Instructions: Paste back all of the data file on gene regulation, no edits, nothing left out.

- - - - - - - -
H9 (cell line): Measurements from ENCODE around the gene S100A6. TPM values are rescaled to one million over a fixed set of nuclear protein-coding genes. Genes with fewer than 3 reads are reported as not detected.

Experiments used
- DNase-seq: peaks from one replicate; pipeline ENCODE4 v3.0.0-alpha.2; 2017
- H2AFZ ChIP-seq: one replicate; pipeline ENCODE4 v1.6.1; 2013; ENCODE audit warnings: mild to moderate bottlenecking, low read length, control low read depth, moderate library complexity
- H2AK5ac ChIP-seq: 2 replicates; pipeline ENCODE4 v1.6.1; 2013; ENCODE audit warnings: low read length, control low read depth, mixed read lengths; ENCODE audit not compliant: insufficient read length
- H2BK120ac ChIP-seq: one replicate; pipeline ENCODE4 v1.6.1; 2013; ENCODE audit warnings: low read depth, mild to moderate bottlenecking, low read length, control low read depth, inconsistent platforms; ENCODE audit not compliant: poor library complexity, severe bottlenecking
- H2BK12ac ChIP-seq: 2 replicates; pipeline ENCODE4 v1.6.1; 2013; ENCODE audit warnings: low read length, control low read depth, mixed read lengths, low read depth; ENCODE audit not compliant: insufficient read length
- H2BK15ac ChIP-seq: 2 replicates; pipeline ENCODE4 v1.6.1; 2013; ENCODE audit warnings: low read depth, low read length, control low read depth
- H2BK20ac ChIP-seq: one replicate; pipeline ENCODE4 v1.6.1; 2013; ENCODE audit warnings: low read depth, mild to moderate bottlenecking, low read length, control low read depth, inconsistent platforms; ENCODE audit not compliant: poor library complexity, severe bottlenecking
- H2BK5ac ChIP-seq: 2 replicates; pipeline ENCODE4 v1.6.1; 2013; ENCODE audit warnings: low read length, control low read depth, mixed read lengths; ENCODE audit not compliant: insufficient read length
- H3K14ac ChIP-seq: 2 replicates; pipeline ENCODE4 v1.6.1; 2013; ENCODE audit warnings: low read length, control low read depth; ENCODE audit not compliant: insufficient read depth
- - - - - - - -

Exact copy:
H9 (cell line): Measurements from ENCODE around the gene S100A6. TPM values are rescaled to one million over a fixed set of nuclear protein-coding genes. Genes with fewer than 3 reads are reported as not detected.

Experiments used
- DNase-seq: peaks from one replicate; pipeline ENCODE4 v3.0.0-alpha.2; 2017
- H2AFZ ChIP-seq: one replicate; pipeline ENCODE4 v1.6.1; 2013; ENCODE audit warnings: mild to moderate bottlenecking, low read length, control low read depth, moderate library complexity
- H2AK5ac ChIP-seq: 2 replicates; pipeline ENCODE4 v1.6.1; 2013; ENCODE audit warnings: low read length, control low read depth, mixed read lengths; ENCODE audit not compliant: insufficient read length
- H2BK120ac ChIP-seq: one replicate; pipeline ENCODE4 v1.6.1; 2013; ENCODE audit warnings: low read depth, mild to moderate bottlenecking, low read length, control low read depth, inconsistent platforms; ENCODE audit not compliant: poor library complexity, severe bottlenecking
- H2BK12ac ChIP-seq: 2 replicates; pipeline ENCODE4 v1.6.1; 2013; ENCODE audit warnings: low read length, control low read depth, mixed read lengths, low read depth; ENCODE audit not compliant: insufficient read length
- H2BK15ac ChIP-seq: 2 replicates; pipeline ENCODE4 v1.6.1; 2013; ENCODE audit warnings: low read depth, low read length, control low read depth
- H2BK20ac ChIP-seq: one replicate; pipeline ENCODE4 v1.6.1; 2013; ENCODE audit warnings: low read depth, mild to moderate bottlenecking, low read length, control low read depth, inconsistent platforms; ENCODE audit not compliant: poor library complexity, severe bottlenecking
- H2BK5ac ChIP-seq: 2 replicates; pipeline ENCODE4 v1.6.1; 2013; ENCODE audit warnings: low read length, control low read depth, mixed read lengths; ENCODE audit not compliant: insufficient read length
- H3K14ac ChIP-seq: 2 replicates; pipeline ENCODE4 v1.6.1; 2013; ENCODE audit warnings: low read length, control low read depth; ENCODE audit not compliant: insufficient read depth